What is Acid and What Can it Do to Your Artwork?
Acid is a byproduct of the breakdown of lignin. Lignin, it should be understood, is the binding polymer that holds wood together. Therefore, anything made of wood has lignin in it and is potentially acidic. Regular mat board made of wood pulp (the most common kind) has lignin in it. Foam board (the most common kind of mounting board in picture framing) is potentially acidic. The frame itself is usually made of wood and is potentially acidic.
It appears that the artwork is under threat from every quarter. Look, if you want to see the damage caused by acid just dig around in your attic and find something that was framed more than thirty years ago. That brown hazy stain on the artwork under the mat is acid burn caused by the migration of acid out of the lignin bearing material and into the artwork. This is what conservation framing is safeguarding against.
Shouldn't We Always Opt for Conservation and Archival Framing?
But before we overreact and start driving up the cost of framing by insisting on more expensive conservation grade materials and techniques, let’s realize that the materials used in framing have changed in the past 30 years. Back then, proper mounting tapes didn’t yet exist. Many framers used household tapes like masking tape, which is highly acidic. Today, even the most rudimentary framers use tapes designed for the purpose of mounting artwork which are almost categorically acid and lignin free.
Back then, foam board didn’t yet exist. Corrugated cardboard was the backing of choice for many framed pieces and corrugated cardboard is highly acidic. Today’s framers use foam board instead which, while it is potentially acidic, is nowhere near as acidic as corrugated cardboard.
30 years ago mat board was not necessarily treated, which meant that as the lignin broke down it became acidic in a little as 10 or 15 years, threatening the artwork. Today, all potentially acidic mat board is treated, making it pH neutral. It’s put through a bath of calcium carbonate which adds alkalines and creates a buffer against acid migration. Time studies have suggested that mat board treated in this way can safeguard artwork from acid burn for up to 100 years.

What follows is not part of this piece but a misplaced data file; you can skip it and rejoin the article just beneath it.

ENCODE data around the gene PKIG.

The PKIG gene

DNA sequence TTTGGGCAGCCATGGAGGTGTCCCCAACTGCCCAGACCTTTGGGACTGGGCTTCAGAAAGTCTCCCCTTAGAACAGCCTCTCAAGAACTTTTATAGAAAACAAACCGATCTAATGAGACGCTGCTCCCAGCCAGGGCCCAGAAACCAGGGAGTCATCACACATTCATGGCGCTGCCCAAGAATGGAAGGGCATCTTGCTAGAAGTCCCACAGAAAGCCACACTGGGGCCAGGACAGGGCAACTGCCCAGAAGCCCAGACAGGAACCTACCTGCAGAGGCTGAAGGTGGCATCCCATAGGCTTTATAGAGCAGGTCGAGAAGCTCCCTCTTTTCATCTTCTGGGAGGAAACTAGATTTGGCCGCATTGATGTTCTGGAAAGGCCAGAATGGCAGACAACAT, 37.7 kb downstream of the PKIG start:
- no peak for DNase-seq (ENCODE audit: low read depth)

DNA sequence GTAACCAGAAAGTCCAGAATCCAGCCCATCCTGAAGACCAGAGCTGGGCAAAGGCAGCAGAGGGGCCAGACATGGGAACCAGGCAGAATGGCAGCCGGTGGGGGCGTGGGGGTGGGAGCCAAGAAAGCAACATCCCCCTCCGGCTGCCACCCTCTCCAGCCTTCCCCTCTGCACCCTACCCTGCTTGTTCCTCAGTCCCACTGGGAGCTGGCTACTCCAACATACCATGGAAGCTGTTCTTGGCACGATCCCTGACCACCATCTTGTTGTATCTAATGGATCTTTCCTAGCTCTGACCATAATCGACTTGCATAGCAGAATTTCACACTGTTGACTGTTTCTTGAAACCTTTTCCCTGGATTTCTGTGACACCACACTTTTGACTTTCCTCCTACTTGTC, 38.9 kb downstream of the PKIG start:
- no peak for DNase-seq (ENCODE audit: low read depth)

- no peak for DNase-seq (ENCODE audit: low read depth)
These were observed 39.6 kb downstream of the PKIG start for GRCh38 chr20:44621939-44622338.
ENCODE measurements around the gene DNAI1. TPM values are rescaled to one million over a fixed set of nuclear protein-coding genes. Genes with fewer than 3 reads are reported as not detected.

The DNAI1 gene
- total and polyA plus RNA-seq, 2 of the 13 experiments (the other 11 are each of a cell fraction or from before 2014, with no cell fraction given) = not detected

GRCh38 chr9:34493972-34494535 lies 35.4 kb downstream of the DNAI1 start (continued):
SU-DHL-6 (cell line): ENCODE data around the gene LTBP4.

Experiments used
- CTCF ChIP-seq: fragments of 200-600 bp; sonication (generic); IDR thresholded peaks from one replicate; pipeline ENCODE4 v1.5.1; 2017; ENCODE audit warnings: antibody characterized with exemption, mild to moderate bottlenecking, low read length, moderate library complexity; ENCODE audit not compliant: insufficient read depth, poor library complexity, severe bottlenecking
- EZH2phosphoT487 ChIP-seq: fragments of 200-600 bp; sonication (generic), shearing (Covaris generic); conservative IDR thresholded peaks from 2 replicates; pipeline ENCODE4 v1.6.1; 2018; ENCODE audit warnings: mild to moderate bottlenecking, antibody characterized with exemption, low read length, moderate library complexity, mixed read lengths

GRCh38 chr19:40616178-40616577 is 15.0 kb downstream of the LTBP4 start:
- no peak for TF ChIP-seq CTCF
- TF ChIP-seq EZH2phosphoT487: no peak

And the frame is not an issue because the frame doesn’t come into contact with the artwork in most frame jobs.
So What's the Bottom Line?
Bottom line: regular framing, using regular materials like regular mat board, foam board and mounting tapes, provides a decent level of protection for framed art. So why do storefront frame shops decline to use regular materials, insisting instead on more pricey materials like Rag mat board, acid-free foam board, UV protective glass and acid free adhesives, even when the methods they employ do not attempt to retain the long term value of the artwork?
That’s easy. Storefront frame shops need to have enough money left over after they pay their overhead costs to generate profit. Conservation and archival framing helps them to achieve that goal while at the same time insuring long term presentability – longer than 100 years – for the high end, expensive artwork that is their most common stock in trade.
It makes perfect sense, given their objectives, for storefront frame shops to practice conservation and archival framing. On the other hand, given the purposes of many home-based framers, who are trying to appeal to customers on the basis of price and who don’t have the hefty cost of overhead staring them in the face, inflating the cost of picture framing by resorting to more costly materials when they are not strictly necessary is counterproductive.
For poster prints, digital photography or any other easily reproducible artwork, regular materials will be adequate and will keep costs low. Whenever a customer insists on a low price, even when the artwork is of high potential value, he or she should be quoted the job both ways – with regular materials and with conservation grade materials – and provided an explanation of the different levels of protection before being offered the choice.
The first objective of home-based framers should always be to keep the price low. Customers willing to spend more for picture framing will usually opt for an established storefront frame shop rather than a home-based picture framer. In most cases, price is the single most compelling reason why customers choose home-based framers. So, as a home-based framer, your purpose is to provide your customers what they want.
And once you know your purpose, it becomes a lot easier to make the right choices when it comes to conservation and archival framing.